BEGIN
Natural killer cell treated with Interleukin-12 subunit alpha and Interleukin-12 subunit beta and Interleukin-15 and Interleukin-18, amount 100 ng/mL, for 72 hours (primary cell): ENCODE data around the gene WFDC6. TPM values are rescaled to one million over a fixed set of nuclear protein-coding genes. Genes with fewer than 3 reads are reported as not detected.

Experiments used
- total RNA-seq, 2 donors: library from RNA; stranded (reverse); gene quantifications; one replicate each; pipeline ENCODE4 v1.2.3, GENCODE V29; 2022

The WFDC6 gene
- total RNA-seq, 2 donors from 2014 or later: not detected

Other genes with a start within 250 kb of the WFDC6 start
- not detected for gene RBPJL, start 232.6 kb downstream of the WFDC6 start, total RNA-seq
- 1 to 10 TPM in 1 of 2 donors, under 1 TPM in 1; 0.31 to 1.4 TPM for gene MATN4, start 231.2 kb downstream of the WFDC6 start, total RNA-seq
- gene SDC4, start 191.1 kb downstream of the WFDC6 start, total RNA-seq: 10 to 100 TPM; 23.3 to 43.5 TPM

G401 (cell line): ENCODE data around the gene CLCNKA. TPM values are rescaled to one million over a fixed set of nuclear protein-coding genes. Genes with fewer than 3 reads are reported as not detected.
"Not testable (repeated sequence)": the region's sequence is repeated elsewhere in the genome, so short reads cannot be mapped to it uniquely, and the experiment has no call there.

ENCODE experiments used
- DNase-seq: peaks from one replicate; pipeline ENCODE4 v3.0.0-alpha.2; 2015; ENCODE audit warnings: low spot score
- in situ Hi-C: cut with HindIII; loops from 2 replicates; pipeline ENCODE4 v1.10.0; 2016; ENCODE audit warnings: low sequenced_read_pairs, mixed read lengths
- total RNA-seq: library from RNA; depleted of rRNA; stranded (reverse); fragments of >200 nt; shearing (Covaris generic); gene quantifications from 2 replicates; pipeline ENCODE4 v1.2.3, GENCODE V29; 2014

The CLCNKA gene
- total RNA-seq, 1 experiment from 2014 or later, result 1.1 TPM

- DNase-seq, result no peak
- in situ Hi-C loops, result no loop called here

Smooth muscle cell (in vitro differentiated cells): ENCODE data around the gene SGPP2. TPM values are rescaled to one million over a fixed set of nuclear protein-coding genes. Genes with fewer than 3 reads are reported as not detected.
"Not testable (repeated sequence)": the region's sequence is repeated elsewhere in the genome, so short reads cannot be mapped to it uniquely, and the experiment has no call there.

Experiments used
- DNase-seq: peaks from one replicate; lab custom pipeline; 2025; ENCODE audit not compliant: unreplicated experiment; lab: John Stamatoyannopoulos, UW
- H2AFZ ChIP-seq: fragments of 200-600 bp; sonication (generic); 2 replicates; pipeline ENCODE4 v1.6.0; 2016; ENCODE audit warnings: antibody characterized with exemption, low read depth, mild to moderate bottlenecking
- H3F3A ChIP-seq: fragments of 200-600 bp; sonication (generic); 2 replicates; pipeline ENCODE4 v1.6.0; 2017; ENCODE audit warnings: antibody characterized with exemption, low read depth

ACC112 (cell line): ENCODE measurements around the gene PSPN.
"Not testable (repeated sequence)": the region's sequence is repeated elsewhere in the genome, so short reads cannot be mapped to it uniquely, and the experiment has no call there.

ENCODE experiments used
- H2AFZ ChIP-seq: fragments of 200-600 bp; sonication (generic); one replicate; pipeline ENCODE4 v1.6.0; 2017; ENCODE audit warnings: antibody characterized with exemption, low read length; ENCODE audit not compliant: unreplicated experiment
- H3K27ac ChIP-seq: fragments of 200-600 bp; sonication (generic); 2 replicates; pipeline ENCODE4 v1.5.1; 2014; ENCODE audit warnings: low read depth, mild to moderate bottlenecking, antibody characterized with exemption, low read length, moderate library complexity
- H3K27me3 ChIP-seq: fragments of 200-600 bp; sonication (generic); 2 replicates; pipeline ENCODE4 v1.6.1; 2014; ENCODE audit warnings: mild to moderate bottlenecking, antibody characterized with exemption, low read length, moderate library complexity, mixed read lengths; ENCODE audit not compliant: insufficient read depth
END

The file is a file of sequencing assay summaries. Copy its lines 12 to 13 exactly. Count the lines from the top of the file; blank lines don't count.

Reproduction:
ENCODE experiments used
- DNase-seq: peaks from one replicate; pipeline ENCODE4 v3.0.0-alpha.2; 2015; ENCODE audit warnings: low spot score